Pavilion and Colonnade Apartments facts for kids
Quick facts for kidsPavilion Apartments
|Type||3 High rise apartment buildings|
|Location||108-136 Martin Luther King Junior Blvd, Newark, NJ|
|Roof||61.27 m (201.0 ft)|
|Floor area||~14,124 sq ft (1,312.2 m2) (214 by 66 ft or 65 by 20 m)|
|Design and construction|
|Architect||Mies van der Rohe|
|Number of units||340 (each)|
|Type||High rise apartment|
|Location||25-51 Clifton Avenue, Newark, NJ|
|Roof||59.13 m (194.0 ft)|
|Floor area||~29,436 square feet (446 feet by 66 feet)|
|Design and construction|
|Architect||Mies van der Rohe|
|Number of units||560|
The Pavilion and Colonnade Apartments are three highrise apartment buildings in Newark, New Jersey. The Pavilion Apartments are located at 108-136 Martin Luther King Junior Blvd. and the Colonnade Apartments at 25-51 Clifton Avenue in the overlapping neighborhoods known as Seventh Avenue and Lower Broadway.
The 22-story towers were designed in the International Style by architect Ludwig Mies van der Rohe and opened in 1960, originally known as Colonnade Park. The towers are built in the modernist style of "towers in the park," which advocated dense high-rise housing complexes set within parks and open spaces (which has since fallen out of fashion in favor of mixed-use and low-rise development). Soon after completing Manhattan's Seagram Building, Mies designed the three towers near Branch Brook Park, north of Downtown Newark and adjacent University Heights and Interstate 280.
Privately owned, the buildings were intended to bring middle-income families to the area of the Christopher Columbus Homes — a cluster of low-income apartment buildings, or projects, which were eventually demolished. The Pavilion Apartments were sold in April 2018.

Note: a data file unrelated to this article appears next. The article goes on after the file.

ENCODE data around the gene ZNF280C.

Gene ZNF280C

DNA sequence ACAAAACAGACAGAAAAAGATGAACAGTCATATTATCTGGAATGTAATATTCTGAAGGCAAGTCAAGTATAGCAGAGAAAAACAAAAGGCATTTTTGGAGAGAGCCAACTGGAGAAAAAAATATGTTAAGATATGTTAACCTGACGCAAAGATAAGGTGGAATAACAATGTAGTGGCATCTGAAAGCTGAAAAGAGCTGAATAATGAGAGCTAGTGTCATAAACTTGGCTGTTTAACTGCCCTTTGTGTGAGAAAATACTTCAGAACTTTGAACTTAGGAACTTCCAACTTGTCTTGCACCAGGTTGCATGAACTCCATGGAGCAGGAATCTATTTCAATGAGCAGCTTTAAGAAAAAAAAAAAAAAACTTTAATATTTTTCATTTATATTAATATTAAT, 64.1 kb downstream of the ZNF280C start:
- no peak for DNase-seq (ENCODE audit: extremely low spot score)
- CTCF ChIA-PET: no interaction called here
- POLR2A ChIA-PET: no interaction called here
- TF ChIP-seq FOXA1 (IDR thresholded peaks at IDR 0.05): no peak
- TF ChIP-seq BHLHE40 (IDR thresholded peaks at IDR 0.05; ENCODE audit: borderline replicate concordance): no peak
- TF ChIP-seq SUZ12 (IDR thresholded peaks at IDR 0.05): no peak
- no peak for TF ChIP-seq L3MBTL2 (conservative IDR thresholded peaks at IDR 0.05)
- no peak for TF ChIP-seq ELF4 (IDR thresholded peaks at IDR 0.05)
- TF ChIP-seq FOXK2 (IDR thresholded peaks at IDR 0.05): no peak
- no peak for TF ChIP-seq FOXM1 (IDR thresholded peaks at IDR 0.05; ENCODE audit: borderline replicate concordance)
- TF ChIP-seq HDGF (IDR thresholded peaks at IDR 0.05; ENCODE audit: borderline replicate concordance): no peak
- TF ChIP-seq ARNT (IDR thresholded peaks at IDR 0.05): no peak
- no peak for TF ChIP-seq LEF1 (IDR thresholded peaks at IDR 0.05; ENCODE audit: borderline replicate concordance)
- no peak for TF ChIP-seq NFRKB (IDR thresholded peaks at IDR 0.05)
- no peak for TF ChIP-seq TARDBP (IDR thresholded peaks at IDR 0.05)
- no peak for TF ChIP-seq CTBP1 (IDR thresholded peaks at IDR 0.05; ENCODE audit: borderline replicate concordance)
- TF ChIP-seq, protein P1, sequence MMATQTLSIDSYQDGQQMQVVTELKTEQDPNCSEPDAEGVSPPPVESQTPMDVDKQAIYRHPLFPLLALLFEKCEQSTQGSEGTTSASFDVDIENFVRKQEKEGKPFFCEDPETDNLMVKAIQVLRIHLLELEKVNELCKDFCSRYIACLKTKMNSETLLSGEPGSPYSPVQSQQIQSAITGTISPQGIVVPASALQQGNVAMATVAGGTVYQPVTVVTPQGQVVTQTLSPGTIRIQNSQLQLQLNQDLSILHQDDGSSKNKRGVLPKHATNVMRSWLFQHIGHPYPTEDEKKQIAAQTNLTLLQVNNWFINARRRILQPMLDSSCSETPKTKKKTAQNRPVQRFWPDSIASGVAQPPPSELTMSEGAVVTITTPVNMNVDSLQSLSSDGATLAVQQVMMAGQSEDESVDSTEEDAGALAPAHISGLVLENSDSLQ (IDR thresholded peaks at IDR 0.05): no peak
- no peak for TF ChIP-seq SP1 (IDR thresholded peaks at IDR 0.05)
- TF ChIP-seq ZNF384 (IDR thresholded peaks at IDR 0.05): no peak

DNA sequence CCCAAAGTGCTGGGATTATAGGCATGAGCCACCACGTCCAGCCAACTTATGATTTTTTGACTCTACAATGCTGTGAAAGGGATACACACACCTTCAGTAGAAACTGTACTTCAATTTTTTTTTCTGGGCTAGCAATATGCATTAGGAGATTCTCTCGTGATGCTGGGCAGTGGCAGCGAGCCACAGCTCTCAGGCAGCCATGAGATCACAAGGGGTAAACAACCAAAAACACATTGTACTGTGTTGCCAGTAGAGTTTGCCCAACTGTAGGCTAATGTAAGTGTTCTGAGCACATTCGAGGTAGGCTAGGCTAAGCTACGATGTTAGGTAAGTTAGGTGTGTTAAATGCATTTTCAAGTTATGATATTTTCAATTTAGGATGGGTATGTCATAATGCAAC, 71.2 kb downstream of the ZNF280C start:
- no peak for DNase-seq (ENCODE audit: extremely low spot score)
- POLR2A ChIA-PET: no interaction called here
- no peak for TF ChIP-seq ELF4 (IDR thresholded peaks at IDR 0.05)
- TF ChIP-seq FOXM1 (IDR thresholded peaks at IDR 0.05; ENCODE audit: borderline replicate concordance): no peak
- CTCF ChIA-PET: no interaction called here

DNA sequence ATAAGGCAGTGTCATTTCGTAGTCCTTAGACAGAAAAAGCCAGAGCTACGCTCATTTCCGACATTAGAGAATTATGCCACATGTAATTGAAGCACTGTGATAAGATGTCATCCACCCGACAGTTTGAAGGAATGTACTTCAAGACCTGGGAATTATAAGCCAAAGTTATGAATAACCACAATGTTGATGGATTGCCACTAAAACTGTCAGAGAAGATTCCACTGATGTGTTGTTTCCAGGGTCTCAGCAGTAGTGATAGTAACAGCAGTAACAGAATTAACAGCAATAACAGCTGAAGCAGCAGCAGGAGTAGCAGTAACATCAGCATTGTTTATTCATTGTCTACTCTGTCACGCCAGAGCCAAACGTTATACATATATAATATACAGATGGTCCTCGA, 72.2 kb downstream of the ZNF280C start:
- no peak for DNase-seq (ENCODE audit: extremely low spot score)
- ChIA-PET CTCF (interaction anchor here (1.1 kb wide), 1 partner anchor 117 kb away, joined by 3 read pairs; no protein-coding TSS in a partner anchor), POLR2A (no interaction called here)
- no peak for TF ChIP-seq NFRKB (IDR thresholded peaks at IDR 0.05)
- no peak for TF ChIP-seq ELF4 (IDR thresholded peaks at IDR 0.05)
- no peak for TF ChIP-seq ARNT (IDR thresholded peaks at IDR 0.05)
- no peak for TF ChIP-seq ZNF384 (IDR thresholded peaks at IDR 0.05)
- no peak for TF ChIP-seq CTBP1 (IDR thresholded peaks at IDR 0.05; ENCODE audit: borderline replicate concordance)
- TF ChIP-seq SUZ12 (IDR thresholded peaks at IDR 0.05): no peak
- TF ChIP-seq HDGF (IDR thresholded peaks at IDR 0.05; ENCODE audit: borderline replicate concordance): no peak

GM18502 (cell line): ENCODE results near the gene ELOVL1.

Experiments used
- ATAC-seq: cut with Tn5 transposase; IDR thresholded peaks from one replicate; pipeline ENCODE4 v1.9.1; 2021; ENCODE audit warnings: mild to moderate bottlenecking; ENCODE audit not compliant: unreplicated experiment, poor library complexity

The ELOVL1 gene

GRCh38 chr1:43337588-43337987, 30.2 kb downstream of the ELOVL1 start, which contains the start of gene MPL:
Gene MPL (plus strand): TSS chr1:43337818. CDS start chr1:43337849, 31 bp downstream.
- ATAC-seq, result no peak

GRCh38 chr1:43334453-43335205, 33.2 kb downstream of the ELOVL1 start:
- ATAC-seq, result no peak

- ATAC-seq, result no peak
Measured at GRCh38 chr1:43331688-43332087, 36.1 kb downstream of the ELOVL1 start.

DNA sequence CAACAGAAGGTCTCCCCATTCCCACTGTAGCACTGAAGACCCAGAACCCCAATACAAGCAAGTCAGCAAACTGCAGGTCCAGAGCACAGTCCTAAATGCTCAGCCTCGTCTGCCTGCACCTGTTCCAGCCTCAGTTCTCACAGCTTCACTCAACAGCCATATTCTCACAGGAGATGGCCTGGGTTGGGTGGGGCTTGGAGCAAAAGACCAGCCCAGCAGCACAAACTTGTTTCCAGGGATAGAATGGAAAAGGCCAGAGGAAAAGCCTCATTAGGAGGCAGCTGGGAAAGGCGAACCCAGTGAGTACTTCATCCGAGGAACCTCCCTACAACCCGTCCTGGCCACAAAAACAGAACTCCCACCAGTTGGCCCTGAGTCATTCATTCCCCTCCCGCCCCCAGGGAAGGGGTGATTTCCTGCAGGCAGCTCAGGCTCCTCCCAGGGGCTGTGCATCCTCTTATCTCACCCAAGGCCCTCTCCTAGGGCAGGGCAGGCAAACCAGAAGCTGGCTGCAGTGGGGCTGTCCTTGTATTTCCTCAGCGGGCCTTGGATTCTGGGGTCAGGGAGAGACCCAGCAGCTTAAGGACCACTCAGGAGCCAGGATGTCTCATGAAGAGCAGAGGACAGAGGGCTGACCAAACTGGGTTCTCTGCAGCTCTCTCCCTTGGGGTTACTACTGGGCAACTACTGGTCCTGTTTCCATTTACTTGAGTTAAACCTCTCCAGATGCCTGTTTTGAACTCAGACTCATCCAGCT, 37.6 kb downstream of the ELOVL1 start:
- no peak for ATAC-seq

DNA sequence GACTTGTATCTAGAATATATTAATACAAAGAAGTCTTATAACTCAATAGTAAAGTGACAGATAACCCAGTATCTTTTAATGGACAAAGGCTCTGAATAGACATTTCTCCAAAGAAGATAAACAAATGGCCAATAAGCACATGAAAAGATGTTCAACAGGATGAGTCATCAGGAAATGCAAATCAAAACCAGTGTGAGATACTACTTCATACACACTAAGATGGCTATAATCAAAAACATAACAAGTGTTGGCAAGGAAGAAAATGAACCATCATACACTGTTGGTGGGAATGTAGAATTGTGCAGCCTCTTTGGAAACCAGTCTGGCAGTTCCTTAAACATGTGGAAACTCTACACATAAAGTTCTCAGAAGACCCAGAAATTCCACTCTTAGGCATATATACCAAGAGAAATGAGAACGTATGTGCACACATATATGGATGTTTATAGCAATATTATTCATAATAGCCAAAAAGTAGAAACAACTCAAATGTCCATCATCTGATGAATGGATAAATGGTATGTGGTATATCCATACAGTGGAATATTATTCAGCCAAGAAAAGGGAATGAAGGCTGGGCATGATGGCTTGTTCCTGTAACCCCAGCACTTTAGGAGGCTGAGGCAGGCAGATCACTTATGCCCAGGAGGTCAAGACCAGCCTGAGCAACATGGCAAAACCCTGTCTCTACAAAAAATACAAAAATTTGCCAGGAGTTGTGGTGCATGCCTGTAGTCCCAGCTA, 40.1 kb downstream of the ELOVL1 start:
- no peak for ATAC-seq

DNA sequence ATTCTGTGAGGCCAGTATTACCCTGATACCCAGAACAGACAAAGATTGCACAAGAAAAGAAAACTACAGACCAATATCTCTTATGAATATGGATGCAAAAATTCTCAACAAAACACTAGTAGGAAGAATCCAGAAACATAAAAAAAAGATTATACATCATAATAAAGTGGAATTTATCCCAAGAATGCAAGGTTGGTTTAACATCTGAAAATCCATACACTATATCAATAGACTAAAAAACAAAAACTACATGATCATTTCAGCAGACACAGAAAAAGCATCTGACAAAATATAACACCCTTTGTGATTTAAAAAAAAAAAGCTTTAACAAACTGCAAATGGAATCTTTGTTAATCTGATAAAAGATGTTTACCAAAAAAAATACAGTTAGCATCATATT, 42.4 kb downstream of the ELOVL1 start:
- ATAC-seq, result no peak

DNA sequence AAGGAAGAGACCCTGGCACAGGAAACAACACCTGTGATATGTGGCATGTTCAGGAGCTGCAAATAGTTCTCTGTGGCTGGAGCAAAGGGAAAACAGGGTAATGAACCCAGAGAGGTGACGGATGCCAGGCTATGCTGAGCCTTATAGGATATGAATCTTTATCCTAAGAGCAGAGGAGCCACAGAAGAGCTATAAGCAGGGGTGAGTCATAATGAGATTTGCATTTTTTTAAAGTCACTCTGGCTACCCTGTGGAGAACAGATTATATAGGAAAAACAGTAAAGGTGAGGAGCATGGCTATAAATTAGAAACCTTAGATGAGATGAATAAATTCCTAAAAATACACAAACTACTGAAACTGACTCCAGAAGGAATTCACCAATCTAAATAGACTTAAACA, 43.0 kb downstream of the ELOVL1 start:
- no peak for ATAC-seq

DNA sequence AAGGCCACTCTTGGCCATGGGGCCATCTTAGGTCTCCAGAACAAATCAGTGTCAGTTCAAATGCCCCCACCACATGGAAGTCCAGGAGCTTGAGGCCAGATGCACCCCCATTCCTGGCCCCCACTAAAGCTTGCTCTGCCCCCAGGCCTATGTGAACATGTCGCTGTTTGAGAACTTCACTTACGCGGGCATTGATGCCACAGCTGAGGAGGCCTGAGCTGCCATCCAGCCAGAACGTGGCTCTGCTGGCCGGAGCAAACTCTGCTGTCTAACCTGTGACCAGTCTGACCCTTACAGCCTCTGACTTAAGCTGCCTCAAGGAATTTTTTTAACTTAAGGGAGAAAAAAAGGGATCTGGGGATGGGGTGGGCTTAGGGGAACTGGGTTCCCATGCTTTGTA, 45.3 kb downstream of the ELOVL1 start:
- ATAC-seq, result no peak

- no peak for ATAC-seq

The Pavilion and Colonnade Apartments possess exceptional importance in the 20th century social history of Newark, urban planning and development, and Modernist architecture. The district has the distinction of being New Jersey's first urban renewal project and one of the first in the nation. Through an effort of over 10 years, involving planning, court cases, State and Federal legislation, and a number of developers, the Colonnade Park came to fruition in 1960. The immediate surrounding area has New Jersey's highest concentration of historic landmarks, including Plume House (c.1725), State Street Public School (c.1845), House of Prayer (c.1850), Branch Brook Park (c.1895), Cathedral Basilica of the Sacred Heart (c.1898-1954), Newark Broad Street Station (c.1903), and St. Lucy's Church (c.1926), all of which are listed in the National Register of Historic Places.
The 20th century's most influential architect, Mies van der Rohe, collaborated with the legendary developer Herbert Greenwald to these towers in Newark among other projects, such as the 860–880 Lake Shore Drive Apartments in Chicago, the Seagram Building in New York City, and Lafayette Park, Detroit. Upon Greenwald's death in a 1959 air crash, Colonnade Park became their last collaboration and Mies’ only residential project in the eastern United States.